“So, whether you eat or drink, or whatever you do, do all to the glory of God.“ 1 Corinthians 10:31 (ESV)
“Let all that you do be done in love.“ 1 Corinthians 16:14 (ESV)
If you have spent time on a film set, you have probably heard the saying, “Pain is temporary, film is forever.” While most of us would agree that the struggles endured during a film production pale against the impact and legacy the film can leave, as Christians we must remember that it is not just what viewers see that will impact the world. Our conduct behind the scenes is a powerful influence, and it indicates just as much or more about our hearts. Peter admonishes us, “Keep your conduct among the Gentiles honorable, so that when they speak against you as evildoers, they may see your good deeds and glorify God on the day of visitation.” (1 Peter 2:12, ESV)
Whatever we do, we must not miss the point that God cares as much and even more about our witness as we create something for His glory as He does about the impact of the final product.
Serving God by Loving Others
Any time we assign higher value to methods, goals, or results than to caring for others and guarding our witness, we enter a danger zone. We see this exemplified in the parable of the Good Samaritan, where the priest and the Levite, the ones entrusted with carrying out ministry work, passed by the Samaritan in need so they could stay away from the ethnically unclean and continue their tasks uninterrupted. In doing this, they missed the entire heart of the Father, the One who instructed them, “He has told you, O man, what is good; and what does the Lord require of you but to do justice, and to love kindness, and to walk humbly with your God?” (Micah 6:8, ESV).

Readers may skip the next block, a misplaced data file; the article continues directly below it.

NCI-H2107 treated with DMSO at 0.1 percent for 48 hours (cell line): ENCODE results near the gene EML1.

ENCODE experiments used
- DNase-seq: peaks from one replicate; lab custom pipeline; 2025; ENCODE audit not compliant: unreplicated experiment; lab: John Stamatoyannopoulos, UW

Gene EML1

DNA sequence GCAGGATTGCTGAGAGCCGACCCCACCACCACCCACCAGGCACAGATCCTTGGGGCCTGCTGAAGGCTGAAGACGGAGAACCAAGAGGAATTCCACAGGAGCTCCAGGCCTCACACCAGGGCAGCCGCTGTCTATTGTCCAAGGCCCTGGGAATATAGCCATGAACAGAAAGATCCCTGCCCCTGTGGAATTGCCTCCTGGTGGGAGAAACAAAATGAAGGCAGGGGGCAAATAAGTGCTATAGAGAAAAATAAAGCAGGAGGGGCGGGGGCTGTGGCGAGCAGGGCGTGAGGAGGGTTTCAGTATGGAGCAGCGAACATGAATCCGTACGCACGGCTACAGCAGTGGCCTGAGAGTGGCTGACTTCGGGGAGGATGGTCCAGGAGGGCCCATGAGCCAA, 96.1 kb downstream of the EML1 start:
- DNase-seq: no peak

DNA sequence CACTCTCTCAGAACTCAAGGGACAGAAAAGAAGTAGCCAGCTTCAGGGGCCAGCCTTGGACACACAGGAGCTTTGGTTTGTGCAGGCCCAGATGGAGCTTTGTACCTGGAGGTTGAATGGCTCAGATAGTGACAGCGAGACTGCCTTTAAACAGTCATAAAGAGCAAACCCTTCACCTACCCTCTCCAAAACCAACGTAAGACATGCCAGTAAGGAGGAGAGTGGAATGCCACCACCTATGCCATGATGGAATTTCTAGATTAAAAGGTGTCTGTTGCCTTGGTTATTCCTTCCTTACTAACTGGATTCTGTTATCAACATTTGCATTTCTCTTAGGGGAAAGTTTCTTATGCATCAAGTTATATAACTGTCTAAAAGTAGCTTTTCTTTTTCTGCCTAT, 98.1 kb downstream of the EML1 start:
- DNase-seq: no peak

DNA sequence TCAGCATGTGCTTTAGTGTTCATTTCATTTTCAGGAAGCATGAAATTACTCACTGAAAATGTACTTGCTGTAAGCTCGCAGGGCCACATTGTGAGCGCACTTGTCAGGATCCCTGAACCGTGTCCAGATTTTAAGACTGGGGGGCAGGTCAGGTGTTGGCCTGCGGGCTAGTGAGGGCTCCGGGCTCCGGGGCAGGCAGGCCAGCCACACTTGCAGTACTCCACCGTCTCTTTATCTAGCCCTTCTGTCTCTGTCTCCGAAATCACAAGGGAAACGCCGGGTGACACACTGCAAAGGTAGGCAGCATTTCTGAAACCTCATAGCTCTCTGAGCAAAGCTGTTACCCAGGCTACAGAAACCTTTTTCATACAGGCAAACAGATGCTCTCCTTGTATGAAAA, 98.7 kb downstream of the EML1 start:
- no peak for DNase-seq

In regards to carrying out the specific ministry duties prescribed in Scripture and caring for people, Jesus says that the Jewish leaders of the day should have “practiced the latter without neglecting the former.” (Matthew 23:23b, ESV) If we are “doing ministry” but aren’t showing God’s love to those around us, what are we actually accomplishing? (See Hosea 6:6; Matthew 9:13)
Reflecting Christ in Our Conduct
Both sides of this equation are needed: We must be effective in the calling we have been given (make excellent and powerful content), but we absolutely cannot drop the ball on showing others who Jesus is and what He is about (especially in taking care of people). Why would we think that just because we are doing something for Christ, we would get a pass on how He has called us to live?
This applies to every aspect of film—caring for crew members, being honest in business, meeting obligations, honoring agreements, walking in humility, respecting coworkers regardless of position, maintaining a Christ-focused attitude regardless of circumstances, and the list goes on. As we speak and act and serve, we must ask ourselves, “How am I representing Christ in this moment?”
Our Higher Calling
When we face the facts, the film industry often burns people out and creates relational carnage, and unfortunately, the Christian segment of the industry is not much better than the secular in this regard. We have the chance to make a difference for people behind the camera, in the business sector, and everywhere in between—people who are tired and worn, who are familiar with the backhandedness common in business, and who need the love of Christ. This is an incredible opportunity to impact these groups of people with the power of the Gospel in addition to our end audience. We may be called to filmmaking, but we are called to more than that—to a walk that shows Christ to the world. How could we ever pass this up?